Lethal Passengers: Railroads as Disease Carriers in India, Mexico, and Brazil, 1860–1920

Thursday, January 5, 2017: 1:30 PM
Room 403 (Colorado Convention Center)
Matthew Esposito, Drake University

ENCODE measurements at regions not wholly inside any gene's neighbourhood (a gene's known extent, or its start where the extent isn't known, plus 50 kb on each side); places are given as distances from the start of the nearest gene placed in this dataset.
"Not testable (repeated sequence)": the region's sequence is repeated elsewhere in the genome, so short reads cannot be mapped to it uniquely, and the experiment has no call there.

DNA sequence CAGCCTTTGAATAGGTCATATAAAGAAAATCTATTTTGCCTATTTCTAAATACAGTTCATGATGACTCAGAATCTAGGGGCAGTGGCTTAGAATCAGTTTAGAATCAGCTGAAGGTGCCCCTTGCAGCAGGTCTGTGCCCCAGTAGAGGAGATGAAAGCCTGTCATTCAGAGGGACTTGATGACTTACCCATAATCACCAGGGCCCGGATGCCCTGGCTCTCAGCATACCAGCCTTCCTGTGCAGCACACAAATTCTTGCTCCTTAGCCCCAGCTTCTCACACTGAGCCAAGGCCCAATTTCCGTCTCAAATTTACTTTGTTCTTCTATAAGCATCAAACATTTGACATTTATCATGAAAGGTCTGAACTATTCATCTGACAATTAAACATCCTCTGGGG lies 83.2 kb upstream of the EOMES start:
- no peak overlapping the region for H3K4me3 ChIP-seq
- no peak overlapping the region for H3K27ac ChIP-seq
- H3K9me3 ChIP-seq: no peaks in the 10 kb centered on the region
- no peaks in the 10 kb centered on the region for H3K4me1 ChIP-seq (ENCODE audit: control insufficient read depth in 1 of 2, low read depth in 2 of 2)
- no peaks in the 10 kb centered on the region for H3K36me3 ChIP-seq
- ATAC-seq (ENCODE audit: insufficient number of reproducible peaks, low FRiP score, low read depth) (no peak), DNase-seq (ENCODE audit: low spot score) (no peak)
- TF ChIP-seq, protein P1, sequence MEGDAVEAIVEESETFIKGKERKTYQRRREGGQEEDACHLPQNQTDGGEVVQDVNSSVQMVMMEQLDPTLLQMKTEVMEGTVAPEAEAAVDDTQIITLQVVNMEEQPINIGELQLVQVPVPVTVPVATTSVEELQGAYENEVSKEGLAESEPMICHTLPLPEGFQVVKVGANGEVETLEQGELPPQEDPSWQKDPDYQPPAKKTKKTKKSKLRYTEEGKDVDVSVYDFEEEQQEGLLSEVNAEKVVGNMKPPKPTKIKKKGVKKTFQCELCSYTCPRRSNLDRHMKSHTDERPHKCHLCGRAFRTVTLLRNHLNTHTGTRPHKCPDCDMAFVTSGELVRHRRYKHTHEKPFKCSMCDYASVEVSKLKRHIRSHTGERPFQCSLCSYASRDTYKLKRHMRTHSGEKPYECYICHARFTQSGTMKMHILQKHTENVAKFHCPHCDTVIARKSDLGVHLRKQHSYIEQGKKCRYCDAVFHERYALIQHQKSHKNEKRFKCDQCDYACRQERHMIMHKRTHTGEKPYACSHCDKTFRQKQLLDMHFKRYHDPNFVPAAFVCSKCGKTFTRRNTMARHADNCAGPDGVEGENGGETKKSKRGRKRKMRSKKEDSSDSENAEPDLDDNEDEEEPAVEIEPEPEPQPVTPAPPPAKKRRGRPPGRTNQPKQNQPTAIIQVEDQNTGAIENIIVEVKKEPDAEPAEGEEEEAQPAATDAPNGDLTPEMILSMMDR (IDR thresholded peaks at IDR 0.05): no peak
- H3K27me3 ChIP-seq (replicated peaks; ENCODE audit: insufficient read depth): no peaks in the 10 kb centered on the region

Of all the causal agents that spread disease, railroads have been the most curiously neglected in the writings of the past two centuries.  With over one million publications about railroads worldwide, the number of scholars who wrote about the link between railroads and disease remains infinitesimal.  Few historians still question the overall cost savings, public utility, and safety record of railroads in the U.S., Europe, and Japan, but a tragic byproduct of the transportation revolution was the role that railroads played as carriers of deadly pathogens.  If underdeveloped world regions in the late-nineteenth century were incubators for endemic and foreign germs, then railroads were rapid delivery systems for epidemic diseases.  The abrupt onset of mass transportation industrialized the distribution of germs to populations that were unprepared for death rates seen only in wartime or famine.  Railroads artificially reshaped natural environments and local ecologies, amassed laborers in areas rife with disease, and circulated water-, animal-, and human-borne germs.  Millions of passengers rode the rails to work, fight, and travel.  The new mobility brought passengers and other pathogenic hosts, such as mosquitoes, fleas, flies, and lice to regions previously spared of epidemics.   This study of the human costs of railroad construction and operation sets out to prove a paradox of modernization:  the earlier, faster, and cheaper a railroad was built, the deadlier it proved as a mechanized carrier of disease.  Prior to the 1890s, railroads reached equilibrium with other causal factors of epidemics.  This spread of mosquito-borne diseases in India, Mexico, and Brazil shows how the human costs of railroad technology were actually higher from 1860-1920 than previous eras.  Three railroad projects built during this time period were synonymous with death:  the Bhor Ghat of India, the “Callejon de Muerte” of Yucatan Mexico, and the Madeira to Mamoré “Devil’s Railroad” of Brazil.
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